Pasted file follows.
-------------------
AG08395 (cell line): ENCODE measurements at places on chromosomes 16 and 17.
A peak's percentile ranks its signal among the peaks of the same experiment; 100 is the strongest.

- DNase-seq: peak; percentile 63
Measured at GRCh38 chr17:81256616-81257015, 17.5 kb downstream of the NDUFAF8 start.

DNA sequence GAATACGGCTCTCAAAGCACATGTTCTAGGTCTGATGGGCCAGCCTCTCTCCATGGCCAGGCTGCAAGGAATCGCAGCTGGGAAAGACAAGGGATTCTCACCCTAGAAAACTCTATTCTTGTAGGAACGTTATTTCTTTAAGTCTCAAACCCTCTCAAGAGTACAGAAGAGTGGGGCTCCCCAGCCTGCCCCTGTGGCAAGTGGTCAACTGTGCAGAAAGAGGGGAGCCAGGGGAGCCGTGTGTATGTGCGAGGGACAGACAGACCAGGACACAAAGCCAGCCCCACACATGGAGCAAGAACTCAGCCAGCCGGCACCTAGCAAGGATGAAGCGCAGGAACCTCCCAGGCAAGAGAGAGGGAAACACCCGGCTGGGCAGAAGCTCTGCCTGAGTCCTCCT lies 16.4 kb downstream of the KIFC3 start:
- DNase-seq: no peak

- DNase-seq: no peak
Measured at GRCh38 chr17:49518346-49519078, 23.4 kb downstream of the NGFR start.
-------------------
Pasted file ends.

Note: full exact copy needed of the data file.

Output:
AG08395 (cell line): ENCODE measurements at places on chromosomes 16 and 17.
A peak's percentile ranks its signal among the peaks of the same experiment; 100 is the strongest.

- DNase-seq: peak; percentile 63
Measured at GRCh38 chr17:81256616-81257015, 17.5 kb downstream of the NDUFAF8 start.

DNA sequence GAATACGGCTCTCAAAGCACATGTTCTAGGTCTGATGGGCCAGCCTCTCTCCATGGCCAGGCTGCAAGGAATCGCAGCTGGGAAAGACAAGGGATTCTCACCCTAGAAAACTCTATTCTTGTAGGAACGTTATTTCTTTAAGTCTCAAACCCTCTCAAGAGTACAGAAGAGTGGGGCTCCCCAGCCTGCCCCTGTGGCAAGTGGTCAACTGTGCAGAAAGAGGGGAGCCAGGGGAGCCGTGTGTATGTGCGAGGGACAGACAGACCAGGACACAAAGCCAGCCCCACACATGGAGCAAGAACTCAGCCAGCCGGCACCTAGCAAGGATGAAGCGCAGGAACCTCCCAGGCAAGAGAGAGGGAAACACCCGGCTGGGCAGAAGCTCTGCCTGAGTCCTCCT lies 16.4 kb downstream of the KIFC3 start:
- DNase-seq: no peak

- DNase-seq: no peak
Measured at GRCh38 chr17:49518346-49519078, 23.4 kb downstream of the NGFR start.